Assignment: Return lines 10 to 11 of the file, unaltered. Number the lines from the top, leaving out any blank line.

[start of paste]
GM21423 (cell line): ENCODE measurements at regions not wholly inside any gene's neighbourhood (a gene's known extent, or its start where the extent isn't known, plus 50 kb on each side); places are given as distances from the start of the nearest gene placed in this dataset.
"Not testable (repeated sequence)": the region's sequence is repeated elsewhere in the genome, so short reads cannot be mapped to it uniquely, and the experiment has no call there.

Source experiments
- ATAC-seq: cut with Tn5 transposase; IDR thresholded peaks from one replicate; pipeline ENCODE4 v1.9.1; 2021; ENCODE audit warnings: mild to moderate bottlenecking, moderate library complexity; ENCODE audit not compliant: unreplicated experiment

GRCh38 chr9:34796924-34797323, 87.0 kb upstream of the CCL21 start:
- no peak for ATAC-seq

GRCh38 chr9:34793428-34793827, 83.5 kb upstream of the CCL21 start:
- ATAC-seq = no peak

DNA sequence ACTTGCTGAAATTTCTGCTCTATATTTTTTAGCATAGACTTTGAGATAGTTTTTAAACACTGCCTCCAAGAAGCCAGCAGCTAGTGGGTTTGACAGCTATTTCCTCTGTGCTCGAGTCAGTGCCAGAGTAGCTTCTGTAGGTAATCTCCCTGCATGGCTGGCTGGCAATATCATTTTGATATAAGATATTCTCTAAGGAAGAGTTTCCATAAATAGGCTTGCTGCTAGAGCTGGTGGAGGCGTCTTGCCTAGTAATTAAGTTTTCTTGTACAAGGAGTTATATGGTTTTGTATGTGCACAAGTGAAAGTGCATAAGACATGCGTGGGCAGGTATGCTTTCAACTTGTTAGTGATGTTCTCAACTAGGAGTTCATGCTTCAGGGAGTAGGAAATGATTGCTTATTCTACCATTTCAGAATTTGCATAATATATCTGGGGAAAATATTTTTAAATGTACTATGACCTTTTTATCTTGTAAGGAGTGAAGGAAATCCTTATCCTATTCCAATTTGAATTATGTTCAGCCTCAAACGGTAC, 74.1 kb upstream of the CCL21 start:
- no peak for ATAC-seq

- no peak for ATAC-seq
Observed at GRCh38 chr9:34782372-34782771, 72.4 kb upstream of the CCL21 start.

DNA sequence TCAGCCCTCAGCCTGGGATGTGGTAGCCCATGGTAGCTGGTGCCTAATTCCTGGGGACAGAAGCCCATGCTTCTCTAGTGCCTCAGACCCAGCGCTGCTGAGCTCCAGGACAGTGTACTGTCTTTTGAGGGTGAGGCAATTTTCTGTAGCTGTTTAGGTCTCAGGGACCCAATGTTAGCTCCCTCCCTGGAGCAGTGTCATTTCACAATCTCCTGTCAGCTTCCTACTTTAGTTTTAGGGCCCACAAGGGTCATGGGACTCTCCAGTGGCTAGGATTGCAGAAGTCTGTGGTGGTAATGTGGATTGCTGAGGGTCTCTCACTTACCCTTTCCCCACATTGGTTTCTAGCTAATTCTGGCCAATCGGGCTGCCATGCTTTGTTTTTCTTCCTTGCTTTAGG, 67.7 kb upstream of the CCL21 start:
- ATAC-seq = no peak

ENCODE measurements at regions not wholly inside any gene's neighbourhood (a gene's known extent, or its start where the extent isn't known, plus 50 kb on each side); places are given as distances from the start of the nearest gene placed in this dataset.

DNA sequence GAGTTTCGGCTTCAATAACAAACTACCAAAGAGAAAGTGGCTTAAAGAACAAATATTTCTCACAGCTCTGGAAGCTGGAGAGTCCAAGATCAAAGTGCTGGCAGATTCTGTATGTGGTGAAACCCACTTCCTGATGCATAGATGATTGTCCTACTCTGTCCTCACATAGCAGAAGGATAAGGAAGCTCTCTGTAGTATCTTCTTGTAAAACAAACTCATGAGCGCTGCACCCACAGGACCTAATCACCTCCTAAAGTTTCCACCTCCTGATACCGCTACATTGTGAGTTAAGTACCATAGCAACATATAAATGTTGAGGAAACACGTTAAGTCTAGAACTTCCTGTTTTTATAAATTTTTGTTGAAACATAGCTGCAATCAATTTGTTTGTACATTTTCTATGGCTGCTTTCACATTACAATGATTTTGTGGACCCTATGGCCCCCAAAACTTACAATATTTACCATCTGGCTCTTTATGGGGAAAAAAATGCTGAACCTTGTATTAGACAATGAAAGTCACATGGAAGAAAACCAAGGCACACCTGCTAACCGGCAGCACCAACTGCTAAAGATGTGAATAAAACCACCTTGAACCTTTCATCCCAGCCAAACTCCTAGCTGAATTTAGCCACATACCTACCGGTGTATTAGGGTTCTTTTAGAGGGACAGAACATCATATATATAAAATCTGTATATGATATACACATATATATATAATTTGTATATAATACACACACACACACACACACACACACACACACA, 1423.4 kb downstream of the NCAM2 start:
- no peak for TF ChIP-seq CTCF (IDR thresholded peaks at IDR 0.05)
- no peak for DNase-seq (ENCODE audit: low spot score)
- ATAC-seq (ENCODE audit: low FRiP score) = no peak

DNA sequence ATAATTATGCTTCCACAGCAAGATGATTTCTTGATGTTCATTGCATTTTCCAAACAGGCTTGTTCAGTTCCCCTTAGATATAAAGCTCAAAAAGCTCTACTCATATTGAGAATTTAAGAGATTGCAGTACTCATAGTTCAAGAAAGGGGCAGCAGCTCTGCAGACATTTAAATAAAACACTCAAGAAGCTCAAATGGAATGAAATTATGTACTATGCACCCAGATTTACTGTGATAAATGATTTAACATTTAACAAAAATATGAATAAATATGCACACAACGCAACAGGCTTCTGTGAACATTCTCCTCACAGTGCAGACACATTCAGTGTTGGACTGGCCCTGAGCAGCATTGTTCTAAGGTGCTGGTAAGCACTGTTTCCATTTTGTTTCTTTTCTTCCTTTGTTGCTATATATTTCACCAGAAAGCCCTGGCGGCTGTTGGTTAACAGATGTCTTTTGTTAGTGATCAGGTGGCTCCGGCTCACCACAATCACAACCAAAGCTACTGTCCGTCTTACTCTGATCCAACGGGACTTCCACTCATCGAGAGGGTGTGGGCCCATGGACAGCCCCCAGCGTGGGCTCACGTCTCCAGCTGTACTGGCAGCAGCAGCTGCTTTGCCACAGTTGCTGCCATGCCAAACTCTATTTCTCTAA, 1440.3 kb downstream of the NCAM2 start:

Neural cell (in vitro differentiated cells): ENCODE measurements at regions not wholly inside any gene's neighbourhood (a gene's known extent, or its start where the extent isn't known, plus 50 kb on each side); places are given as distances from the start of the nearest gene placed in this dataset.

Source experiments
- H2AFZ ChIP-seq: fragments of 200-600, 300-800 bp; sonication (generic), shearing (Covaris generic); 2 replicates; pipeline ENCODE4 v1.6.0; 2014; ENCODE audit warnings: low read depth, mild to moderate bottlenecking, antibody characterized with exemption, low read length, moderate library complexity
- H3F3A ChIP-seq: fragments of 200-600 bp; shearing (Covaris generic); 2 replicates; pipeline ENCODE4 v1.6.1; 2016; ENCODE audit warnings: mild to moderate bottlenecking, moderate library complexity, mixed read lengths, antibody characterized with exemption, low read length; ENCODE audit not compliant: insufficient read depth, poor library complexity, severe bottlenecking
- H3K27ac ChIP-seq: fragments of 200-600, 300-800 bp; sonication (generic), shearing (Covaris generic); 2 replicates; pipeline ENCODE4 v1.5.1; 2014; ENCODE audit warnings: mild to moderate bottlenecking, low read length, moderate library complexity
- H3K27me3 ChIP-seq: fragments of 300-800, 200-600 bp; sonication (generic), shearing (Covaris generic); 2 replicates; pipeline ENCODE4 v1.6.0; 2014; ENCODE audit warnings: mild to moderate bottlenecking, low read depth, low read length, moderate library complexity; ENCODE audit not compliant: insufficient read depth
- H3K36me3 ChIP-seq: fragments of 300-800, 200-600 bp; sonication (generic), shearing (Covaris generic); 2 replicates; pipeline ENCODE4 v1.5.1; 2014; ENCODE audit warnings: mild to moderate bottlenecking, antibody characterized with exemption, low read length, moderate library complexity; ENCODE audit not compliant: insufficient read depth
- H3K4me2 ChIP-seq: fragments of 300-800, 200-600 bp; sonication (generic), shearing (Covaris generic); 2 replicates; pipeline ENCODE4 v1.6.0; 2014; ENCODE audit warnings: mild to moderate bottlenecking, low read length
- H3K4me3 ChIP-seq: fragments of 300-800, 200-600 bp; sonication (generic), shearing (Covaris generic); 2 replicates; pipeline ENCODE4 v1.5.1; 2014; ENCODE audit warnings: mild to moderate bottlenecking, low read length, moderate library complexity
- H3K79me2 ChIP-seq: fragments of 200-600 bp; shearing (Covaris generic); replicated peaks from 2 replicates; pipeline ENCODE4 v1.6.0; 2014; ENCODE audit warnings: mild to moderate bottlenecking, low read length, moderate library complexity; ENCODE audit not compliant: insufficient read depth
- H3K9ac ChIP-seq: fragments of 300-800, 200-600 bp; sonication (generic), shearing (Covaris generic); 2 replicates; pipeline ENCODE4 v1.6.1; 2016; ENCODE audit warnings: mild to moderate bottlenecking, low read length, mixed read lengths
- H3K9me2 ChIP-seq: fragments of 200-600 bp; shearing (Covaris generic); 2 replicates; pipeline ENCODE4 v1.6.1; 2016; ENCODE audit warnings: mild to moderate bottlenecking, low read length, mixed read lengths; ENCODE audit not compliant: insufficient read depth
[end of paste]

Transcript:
- no peak for ATAC-seq

- no peak for ATAC-seq